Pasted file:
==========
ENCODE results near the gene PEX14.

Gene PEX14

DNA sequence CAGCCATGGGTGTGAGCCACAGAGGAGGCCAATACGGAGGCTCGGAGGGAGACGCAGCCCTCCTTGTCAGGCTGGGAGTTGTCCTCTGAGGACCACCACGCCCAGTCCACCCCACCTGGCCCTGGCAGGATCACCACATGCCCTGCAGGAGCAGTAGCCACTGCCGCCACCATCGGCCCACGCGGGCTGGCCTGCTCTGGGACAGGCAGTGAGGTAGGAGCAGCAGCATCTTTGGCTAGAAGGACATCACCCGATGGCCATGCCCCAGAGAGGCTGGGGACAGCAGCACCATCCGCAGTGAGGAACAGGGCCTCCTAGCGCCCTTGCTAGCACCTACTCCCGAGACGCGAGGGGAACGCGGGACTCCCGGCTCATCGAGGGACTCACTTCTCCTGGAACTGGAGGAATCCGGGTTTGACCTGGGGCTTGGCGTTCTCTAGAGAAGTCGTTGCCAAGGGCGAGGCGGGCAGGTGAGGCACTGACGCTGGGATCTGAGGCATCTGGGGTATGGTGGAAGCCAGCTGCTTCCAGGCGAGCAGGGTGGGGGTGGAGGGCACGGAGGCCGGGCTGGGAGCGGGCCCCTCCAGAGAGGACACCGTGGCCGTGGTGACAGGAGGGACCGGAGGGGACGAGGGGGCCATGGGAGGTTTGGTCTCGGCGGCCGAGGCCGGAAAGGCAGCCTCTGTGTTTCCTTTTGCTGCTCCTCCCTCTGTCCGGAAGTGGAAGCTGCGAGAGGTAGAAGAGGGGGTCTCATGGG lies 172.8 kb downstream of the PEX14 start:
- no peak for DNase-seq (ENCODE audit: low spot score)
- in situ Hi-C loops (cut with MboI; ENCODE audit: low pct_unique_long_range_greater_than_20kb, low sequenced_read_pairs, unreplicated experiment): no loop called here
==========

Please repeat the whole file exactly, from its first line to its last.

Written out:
ENCODE results near the gene PEX14.

Gene PEX14

DNA sequence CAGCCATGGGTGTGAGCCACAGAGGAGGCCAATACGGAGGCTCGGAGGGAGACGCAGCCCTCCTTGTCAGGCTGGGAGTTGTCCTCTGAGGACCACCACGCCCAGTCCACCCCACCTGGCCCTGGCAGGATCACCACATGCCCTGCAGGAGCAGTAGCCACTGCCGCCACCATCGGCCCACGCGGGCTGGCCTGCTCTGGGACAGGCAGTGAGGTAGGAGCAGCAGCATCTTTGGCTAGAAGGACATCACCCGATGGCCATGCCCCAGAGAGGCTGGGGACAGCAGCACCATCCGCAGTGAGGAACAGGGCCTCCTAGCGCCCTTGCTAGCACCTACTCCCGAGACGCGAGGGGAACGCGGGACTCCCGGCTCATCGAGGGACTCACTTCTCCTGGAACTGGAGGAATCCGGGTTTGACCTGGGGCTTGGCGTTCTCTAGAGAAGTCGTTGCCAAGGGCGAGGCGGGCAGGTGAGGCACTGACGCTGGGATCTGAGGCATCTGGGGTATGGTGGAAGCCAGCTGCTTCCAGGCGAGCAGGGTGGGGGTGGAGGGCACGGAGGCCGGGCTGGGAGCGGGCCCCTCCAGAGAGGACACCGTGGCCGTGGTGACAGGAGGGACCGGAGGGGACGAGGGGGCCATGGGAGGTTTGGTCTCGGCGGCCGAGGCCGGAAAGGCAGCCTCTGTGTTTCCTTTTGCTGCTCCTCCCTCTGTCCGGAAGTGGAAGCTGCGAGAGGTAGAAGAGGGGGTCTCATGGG lies 172.8 kb downstream of the PEX14 start:
- no peak for DNase-seq (ENCODE audit: low spot score)
- in situ Hi-C loops (cut with MboI; ENCODE audit: low pct_unique_long_range_greater_than_20kb, low sequenced_read_pairs, unreplicated experiment): no loop called here